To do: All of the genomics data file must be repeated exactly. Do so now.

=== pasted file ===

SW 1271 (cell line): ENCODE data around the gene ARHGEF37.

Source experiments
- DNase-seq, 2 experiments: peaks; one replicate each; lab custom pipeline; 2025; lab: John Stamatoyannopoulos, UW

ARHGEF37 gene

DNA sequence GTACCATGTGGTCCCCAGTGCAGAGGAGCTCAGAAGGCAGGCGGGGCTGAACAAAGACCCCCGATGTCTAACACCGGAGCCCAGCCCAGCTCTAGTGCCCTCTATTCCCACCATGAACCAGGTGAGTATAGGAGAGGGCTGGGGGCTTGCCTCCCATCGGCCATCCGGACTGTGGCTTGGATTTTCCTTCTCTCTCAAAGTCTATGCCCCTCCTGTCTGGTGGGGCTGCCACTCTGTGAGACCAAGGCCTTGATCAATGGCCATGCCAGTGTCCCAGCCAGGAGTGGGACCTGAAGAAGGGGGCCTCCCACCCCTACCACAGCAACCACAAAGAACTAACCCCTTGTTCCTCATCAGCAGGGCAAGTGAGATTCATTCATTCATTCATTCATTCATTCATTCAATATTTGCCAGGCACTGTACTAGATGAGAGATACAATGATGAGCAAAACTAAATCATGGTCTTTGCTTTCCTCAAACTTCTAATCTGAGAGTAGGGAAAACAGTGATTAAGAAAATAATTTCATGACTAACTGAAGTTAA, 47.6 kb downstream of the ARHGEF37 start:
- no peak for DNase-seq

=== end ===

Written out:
SW 1271 (cell line): ENCODE data around the gene ARHGEF37.

Source experiments
- DNase-seq, 2 experiments: peaks; one replicate each; lab custom pipeline; 2025; lab: John Stamatoyannopoulos, UW

ARHGEF37 gene

DNA sequence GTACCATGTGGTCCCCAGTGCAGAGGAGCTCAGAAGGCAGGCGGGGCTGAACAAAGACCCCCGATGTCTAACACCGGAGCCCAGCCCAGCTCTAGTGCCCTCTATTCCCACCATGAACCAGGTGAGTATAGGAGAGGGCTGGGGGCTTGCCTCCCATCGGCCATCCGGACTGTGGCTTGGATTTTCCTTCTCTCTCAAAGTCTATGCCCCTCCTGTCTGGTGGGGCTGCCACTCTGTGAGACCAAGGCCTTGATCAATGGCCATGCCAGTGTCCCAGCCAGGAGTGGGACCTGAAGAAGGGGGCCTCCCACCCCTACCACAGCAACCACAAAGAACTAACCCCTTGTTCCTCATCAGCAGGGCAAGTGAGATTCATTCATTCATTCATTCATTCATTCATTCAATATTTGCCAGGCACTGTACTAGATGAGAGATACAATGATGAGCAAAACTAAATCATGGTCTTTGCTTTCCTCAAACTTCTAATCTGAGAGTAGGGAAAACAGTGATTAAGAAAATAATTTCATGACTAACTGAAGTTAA, 47.6 kb downstream of the ARHGEF37 start:
- no peak for DNase-seq